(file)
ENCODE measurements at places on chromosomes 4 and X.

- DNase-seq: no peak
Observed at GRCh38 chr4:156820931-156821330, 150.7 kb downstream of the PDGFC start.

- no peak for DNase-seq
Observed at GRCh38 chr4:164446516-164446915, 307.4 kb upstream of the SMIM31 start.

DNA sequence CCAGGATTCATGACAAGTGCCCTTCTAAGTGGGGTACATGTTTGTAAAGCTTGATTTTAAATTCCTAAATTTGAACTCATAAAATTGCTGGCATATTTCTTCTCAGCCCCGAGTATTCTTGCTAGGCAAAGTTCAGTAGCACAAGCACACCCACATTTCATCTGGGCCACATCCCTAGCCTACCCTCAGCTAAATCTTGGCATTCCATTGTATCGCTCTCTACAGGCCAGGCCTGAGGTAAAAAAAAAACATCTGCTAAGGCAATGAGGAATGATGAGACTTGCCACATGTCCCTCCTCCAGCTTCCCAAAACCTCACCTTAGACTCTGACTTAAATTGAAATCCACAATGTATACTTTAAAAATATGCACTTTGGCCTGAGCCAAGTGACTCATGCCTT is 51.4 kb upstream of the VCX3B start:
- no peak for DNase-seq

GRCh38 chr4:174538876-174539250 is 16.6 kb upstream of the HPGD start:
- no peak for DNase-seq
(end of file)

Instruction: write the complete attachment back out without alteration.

ENCODE measurements at places on chromosomes 4 and X.

- DNase-seq: no peak
Observed at GRCh38 chr4:156820931-156821330, 150.7 kb downstream of the PDGFC start.

- no peak for DNase-seq
Observed at GRCh38 chr4:164446516-164446915, 307.4 kb upstream of the SMIM31 start.

DNA sequence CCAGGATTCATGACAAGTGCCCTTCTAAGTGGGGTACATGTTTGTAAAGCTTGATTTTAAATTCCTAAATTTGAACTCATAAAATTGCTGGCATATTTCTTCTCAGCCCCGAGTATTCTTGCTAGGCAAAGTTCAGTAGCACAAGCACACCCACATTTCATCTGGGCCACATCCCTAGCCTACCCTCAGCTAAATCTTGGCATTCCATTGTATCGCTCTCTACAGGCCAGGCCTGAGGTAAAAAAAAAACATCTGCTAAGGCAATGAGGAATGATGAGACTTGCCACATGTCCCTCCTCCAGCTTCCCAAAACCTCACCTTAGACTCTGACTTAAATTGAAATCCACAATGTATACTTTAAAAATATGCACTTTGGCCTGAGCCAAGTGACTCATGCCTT is 51.4 kb upstream of the VCX3B start:
- no peak for DNase-seq

GRCh38 chr4:174538876-174539250 is 16.6 kb upstream of the HPGD start:
- no peak for DNase-seq